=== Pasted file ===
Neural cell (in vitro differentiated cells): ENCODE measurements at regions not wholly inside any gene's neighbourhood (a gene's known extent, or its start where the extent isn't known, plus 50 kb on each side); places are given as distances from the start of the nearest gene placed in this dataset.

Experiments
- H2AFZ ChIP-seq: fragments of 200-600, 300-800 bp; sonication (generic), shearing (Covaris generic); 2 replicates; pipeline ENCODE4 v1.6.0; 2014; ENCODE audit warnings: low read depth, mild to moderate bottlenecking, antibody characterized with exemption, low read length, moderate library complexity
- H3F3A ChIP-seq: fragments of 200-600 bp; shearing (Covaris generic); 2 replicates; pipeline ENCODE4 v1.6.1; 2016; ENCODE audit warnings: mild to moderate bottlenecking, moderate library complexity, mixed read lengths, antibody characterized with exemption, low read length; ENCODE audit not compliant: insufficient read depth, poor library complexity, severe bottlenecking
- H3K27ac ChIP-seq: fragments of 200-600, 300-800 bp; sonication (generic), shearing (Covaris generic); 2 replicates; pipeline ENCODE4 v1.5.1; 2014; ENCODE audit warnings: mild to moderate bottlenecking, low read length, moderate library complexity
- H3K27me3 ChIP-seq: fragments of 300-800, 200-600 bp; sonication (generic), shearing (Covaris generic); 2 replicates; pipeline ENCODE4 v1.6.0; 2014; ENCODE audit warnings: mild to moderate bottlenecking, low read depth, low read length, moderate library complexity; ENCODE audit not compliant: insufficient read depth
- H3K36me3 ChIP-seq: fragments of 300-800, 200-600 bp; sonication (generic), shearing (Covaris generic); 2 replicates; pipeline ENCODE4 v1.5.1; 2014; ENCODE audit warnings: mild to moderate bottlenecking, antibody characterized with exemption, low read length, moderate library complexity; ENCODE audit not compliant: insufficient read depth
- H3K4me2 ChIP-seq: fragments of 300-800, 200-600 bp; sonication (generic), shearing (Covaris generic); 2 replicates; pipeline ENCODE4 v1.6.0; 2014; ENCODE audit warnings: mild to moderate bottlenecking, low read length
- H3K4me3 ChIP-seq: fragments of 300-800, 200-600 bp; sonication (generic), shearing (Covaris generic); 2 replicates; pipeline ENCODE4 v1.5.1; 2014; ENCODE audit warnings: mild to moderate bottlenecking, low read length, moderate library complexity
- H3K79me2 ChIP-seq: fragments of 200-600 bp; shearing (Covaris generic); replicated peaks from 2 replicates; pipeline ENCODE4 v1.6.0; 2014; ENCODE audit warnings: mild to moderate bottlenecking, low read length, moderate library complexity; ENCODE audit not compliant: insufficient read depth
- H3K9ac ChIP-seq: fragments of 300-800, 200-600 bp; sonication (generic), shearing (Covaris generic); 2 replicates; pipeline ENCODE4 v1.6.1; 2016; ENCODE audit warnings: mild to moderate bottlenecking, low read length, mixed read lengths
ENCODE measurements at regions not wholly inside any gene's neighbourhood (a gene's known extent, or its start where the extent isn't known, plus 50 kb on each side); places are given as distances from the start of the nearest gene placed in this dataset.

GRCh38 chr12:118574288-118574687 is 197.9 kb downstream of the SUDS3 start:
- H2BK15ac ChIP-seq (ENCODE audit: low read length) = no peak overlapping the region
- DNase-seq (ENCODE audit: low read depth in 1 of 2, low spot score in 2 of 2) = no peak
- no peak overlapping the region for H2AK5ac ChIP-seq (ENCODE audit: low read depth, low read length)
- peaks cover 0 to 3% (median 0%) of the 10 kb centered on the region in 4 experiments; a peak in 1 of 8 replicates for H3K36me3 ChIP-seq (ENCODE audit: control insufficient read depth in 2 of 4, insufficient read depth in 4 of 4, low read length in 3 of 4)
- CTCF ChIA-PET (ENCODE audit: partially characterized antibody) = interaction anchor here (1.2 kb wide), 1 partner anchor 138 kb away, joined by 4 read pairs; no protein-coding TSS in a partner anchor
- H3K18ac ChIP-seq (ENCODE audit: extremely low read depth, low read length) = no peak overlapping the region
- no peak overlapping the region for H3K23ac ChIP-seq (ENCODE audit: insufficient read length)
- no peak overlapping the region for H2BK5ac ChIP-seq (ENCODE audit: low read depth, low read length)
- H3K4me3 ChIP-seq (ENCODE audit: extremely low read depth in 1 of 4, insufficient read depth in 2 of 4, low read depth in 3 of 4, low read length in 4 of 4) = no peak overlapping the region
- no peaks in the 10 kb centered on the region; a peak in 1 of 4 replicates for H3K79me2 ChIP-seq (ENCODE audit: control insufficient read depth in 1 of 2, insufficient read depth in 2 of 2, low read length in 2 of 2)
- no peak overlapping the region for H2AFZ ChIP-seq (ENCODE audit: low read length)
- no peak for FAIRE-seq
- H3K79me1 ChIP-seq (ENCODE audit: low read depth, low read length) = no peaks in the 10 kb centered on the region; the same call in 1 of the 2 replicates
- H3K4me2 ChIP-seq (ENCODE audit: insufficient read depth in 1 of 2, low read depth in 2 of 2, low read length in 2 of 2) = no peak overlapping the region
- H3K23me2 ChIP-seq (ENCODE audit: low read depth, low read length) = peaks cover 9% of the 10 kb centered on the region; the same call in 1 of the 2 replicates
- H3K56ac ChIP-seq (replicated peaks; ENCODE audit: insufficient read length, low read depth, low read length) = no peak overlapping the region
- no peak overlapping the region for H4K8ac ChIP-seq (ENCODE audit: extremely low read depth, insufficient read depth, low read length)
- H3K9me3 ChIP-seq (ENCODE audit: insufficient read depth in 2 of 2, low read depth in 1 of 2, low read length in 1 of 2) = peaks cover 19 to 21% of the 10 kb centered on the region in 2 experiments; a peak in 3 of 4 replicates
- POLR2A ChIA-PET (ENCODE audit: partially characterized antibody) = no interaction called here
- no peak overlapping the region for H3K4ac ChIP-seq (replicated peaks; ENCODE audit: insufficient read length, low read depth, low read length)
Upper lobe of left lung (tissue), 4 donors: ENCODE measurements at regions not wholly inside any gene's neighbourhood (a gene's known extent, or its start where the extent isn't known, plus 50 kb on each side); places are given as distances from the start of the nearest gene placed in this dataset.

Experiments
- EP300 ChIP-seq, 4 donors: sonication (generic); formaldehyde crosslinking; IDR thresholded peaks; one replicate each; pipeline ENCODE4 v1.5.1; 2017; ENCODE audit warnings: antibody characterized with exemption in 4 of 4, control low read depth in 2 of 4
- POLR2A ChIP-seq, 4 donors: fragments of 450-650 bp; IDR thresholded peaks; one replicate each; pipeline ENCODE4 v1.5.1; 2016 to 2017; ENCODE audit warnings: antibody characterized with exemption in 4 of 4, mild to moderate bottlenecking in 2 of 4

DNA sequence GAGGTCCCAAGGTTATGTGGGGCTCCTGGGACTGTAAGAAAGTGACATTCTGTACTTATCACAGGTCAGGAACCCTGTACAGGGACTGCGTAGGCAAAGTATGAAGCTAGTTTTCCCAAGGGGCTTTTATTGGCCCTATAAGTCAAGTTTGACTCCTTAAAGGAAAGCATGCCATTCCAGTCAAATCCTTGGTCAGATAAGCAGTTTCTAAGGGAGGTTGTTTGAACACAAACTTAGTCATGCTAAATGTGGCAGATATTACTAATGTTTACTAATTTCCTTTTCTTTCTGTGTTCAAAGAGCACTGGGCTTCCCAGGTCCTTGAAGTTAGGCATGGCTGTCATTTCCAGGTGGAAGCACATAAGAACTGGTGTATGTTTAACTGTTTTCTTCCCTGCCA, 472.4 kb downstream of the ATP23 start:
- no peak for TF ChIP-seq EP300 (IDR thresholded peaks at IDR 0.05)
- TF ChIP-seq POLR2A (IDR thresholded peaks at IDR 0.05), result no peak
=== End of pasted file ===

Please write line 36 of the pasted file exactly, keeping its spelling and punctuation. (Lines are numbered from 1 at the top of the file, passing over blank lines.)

- EP300 ChIP-seq, 4 donors: sonication (generic); formaldehyde crosslinking; IDR thresholded peaks; one replicate each; pipeline ENCODE4 v1.5.1; 2017; ENCODE audit warnings: antibody characterized with exemption in 4 of 4, control low read depth in 2 of 4